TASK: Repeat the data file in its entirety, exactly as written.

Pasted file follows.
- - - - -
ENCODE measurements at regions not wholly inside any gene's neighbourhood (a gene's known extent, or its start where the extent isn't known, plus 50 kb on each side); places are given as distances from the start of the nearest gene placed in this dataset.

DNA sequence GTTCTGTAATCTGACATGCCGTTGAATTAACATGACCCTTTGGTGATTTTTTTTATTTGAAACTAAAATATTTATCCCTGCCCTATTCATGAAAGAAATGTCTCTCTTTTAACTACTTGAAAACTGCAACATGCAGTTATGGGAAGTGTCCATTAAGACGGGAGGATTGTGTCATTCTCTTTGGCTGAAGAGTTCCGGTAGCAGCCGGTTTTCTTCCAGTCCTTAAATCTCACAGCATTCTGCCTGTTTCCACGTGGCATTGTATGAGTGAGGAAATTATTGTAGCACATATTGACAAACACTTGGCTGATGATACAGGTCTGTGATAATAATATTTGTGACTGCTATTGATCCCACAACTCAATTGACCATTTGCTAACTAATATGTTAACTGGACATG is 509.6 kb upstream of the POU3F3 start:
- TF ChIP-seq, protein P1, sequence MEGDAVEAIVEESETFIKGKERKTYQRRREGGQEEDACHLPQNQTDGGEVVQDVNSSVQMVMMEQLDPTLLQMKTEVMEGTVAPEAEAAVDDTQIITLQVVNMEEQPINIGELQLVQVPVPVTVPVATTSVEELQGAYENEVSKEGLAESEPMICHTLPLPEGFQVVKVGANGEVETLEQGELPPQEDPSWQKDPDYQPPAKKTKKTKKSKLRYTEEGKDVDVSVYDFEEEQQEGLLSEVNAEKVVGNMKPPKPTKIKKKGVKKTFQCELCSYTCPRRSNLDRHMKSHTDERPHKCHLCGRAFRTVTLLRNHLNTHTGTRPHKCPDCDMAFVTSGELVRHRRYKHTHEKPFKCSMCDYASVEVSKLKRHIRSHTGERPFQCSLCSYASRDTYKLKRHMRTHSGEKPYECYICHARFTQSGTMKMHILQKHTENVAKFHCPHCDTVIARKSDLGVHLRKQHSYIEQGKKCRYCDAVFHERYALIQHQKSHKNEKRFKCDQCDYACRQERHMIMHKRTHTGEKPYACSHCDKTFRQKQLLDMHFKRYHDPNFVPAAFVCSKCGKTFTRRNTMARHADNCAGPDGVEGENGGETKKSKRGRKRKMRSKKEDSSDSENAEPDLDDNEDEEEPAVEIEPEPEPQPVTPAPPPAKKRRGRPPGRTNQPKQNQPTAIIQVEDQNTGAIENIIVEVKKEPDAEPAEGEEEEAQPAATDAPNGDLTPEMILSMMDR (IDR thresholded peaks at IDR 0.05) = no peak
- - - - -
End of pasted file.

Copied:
ENCODE measurements at regions not wholly inside any gene's neighbourhood (a gene's known extent, or its start where the extent isn't known, plus 50 kb on each side); places are given as distances from the start of the nearest gene placed in this dataset.

DNA sequence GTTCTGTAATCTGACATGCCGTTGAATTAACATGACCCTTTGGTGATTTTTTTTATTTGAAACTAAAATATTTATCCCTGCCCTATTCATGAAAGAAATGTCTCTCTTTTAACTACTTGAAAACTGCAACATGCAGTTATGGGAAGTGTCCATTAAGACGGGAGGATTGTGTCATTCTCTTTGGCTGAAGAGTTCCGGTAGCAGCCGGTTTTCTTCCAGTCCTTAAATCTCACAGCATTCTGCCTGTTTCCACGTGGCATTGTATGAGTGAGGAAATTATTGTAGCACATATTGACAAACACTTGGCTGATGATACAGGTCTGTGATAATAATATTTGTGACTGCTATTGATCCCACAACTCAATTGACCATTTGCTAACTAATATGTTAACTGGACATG is 509.6 kb upstream of the POU3F3 start:
- TF ChIP-seq, protein P1, sequence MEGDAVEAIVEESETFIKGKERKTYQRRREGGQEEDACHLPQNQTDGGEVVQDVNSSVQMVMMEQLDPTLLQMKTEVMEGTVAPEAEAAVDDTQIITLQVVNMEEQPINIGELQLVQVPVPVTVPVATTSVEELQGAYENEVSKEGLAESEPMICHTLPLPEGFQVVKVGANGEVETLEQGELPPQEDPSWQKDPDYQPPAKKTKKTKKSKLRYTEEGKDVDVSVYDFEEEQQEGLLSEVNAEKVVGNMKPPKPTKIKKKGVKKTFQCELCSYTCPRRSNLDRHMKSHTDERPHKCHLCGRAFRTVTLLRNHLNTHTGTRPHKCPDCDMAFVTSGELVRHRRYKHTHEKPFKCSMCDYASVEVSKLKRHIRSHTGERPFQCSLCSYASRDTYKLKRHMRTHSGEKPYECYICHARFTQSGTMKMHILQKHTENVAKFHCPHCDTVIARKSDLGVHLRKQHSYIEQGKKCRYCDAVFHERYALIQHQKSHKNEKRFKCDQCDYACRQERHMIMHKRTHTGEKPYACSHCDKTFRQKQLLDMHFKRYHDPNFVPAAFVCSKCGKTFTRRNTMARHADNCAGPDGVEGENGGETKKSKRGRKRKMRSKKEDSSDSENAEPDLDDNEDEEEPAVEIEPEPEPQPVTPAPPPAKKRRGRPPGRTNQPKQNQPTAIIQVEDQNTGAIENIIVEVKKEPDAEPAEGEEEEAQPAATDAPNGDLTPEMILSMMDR (IDR thresholded peaks at IDR 0.05) = no peak